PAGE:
By Marie-Therese Nanlong
Dog meat suya (barbecue) is a common delicacy among the people of Plateau State. It is eaten with burukutu (a local brew), beer, or any other preferred drink. A formal or informal gathering is incomplete without dog meat suya. However, among all the ethnic groups in the state, only the people of Afizere stand out as those who forbid dog meat.
The Afizeres, also known as the Jarawa people are mainly found in Jos North and Jos East local government areas of the state as well as in the neighbouring Toro and Tafawa Balewa local government areas in Bauchi State. The peaceful ethnic group whose major sources of livelihood are hunting and farming traces its origin to the Nok culture in the Southern part of Kaduna State. They are neighbours with the Beroms from Jos South and Barkin Ladi, Mwaghavul in Mangu, Anaguta in Jos North, the Irigwe and Rukuba people in Bassa local government areas of Plateau State as well as with Bauchi State.
Though as farmers and hunters, the Afizere people do not have many taboos in terms of what they eat, most of them abhor the eating of dog meat, unlike other ethnic groups in the state, especially their immediate neighbours, the Beroms, who consider it a delicacy.
Speaking with Saturday Vanguard on why the Afizeres do not eat dog meat, the District Head of Furaka, one of the districts in Izereland, Ada Isaac Isha explained: “We don’t eat dogs in Afizereland because we believe dogs are security to us, so you can’t turn against them and start eating them. Dogs guard your house even while you are sleeping, so why turn your friend into meat and do something that will harm them? If our dogs are sick, we treat them and if they are old, we stay with them until they die and we bury them.”
Plateau State, apart from being the “Home of Peace and Tourism” is also known to be home to about 50 indigenous ethnic groups, each with its distinct culture, dialect, and ways of dressing among others hence the adoption of the Hausa language by the various ethnic groups as a language of communication in the state. Even with the adoption of the Hausa language, these diverse groups still hold affiliations to their culture as seen in the annual celebration of cultural festivals, promotion of indigenous dialects to save them from extinction and conducting their marriages, burials and other rites in line with their ancestral beliefs. There are distinct features which make the Afizere people unique such as the Asharuwa dance steps, the ‘gote’ (local meal) served in prominent Izere festivals and eaten as a staple food as well as the conduct of marriages and other cultural events.
Despite the interaction with the Western and other cultures around them, a number of the Afizere customs still remain in practice, and prominent among them are the annual Igoon-Izere Festival celebrated every January 1, and which attracts thousands of Afizere sons and daughters who come together to exhibit their cultural heritage. The Uwreng-Izire is a traditional customary marriage rite where a young man who falls in love with a girl mobilizes his friends to ‘abduct’ her to his house. The parents of the boy go to inform the parents of the girl that their daughter is not missing but going to be married by their son.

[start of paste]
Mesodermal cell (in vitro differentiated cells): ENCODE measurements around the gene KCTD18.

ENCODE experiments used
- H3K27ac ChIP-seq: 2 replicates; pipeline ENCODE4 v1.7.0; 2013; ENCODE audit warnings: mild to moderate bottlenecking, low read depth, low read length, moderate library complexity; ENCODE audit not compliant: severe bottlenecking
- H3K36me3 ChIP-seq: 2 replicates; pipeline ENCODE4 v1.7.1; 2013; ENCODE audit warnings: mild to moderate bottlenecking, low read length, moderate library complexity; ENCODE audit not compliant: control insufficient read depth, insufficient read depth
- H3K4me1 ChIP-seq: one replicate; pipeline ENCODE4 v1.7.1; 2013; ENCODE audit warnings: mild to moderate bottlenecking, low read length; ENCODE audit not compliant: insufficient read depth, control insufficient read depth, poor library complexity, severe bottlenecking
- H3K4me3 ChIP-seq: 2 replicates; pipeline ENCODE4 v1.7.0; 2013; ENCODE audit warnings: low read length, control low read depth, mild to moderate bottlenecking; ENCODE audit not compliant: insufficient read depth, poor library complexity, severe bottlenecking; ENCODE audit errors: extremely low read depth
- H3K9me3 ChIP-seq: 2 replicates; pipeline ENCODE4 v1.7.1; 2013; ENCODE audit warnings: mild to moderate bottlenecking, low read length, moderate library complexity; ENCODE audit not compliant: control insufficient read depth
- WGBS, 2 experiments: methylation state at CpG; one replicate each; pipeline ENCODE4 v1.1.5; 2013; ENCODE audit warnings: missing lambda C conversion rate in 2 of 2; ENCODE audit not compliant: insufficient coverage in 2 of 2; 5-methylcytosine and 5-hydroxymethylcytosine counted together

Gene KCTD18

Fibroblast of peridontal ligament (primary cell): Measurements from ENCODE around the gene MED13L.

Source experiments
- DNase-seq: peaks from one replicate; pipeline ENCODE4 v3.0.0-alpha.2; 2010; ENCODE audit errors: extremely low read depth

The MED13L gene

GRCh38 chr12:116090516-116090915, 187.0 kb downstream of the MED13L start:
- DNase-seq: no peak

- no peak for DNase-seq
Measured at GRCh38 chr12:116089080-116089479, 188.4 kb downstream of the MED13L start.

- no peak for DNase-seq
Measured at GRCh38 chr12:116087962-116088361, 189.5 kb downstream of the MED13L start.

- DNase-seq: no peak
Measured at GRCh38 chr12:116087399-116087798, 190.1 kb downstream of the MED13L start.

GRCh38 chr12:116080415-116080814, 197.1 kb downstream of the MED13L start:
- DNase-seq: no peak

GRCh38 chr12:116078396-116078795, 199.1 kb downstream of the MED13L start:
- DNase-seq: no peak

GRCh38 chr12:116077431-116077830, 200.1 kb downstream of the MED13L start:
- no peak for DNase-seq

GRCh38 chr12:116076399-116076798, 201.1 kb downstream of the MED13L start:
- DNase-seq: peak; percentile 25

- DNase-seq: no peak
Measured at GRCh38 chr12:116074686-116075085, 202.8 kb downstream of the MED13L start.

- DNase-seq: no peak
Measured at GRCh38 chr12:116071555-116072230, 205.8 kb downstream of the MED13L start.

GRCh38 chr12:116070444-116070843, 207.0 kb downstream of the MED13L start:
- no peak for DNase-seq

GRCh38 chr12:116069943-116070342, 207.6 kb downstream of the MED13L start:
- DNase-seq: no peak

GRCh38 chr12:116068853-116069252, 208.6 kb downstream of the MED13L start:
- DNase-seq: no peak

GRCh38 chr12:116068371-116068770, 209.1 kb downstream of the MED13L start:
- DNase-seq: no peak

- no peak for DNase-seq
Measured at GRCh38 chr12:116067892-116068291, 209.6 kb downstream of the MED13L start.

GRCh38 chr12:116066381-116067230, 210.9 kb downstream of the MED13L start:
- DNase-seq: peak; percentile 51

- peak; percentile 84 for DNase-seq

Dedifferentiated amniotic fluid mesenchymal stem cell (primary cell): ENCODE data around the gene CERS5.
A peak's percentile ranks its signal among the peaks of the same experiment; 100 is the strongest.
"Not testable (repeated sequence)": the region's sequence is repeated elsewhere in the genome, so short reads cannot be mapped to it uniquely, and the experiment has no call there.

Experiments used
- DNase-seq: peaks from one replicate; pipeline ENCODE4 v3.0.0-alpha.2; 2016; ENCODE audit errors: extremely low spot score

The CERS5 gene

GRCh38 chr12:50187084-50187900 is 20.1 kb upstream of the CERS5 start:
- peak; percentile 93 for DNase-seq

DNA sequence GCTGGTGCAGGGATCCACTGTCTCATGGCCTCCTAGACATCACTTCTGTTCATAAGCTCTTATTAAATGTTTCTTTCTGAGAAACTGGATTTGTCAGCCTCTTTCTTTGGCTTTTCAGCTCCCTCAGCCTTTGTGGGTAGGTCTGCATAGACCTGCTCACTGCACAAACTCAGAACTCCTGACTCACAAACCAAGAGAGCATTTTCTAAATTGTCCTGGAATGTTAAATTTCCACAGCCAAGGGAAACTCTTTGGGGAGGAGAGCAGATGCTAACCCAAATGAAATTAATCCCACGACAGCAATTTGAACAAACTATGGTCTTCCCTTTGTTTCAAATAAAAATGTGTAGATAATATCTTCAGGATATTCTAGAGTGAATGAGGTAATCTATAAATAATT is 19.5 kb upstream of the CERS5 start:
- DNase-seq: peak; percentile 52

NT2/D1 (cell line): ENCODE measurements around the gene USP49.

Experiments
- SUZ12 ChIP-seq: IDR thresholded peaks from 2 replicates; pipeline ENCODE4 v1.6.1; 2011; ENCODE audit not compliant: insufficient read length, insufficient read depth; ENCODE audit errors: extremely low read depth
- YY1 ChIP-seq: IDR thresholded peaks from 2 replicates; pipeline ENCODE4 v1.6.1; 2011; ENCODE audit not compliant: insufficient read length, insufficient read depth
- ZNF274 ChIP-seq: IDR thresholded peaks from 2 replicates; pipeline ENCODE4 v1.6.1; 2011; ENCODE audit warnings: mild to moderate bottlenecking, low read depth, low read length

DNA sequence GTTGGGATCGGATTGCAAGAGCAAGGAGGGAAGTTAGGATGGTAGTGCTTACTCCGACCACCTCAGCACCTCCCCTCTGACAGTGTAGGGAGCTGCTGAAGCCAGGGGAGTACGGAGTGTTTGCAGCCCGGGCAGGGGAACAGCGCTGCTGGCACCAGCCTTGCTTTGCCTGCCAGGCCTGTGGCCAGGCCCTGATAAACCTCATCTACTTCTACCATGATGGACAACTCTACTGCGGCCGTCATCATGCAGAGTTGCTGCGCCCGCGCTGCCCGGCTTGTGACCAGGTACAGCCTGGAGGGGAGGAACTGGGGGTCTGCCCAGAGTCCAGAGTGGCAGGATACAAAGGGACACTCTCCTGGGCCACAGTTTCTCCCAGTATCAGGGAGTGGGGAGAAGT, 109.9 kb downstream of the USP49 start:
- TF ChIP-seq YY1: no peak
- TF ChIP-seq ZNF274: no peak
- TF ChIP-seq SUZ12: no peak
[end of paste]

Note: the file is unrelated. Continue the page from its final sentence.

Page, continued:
Speaking on the Uwreng-Izire, however, the District Head stated that before a girl could be taken by her intended husband, there has to be an agreement between both families on the proposed marriage and whatever action is taken has to be with the consent of the would-be bride’s parents.
According to him, “When a young girl is ready to marry, her family and that of the boy must agree. When the daughter is taken by the boy, the boy’s family will just go and inform their in-laws that if you did not see your daughter, you should not be afraid; she is with us.” The District Head continued: “Before now, we were not paying dowry in our culture but would just go and farm for the girl’s family. But the modern way of life has made us to turn the farming culture into collection of money and items referred to as dowry and bride price; and if you give birth to your first child, you give that child to your in-laws to stay with them and become part of that family but the second child belongs to you the real father.”
According to the District Head, the Izhak Festival is the customary form of circumcision where boys are taken to the bush to stay for seven days and certain rituals are performed on them. Upon their return on the set day, parents and well-wishers celebrate with them as they now become men. He however added that this “is scarcely celebrated these days.” Though the Afizere people believe in the existence of God and his supremacy, they also traditionally believe in the existence of local spirits who concerned themselves with the welfare of mankind through their supernatural powers. Some of them also believe in the souls of the ancestors and the dead generally.
In their quest to appeal to ancestral spirits, Afizere people engage in expensive ceremonies of sacrifices or libations; for instance, during circumcision (“Izhak”) and puberty (“Igasang”) ritual festivals.
On ancestral worship, Ada Isha, the District Head added: “Afizere people worship according to tradition in the sense that all that you do, you do with the fear of a supreme being. Some of the ways we worship for instance during the farming season, we gather ourselves as a community to appease the gods, and we pray that the season should be well with plenty of harvest.”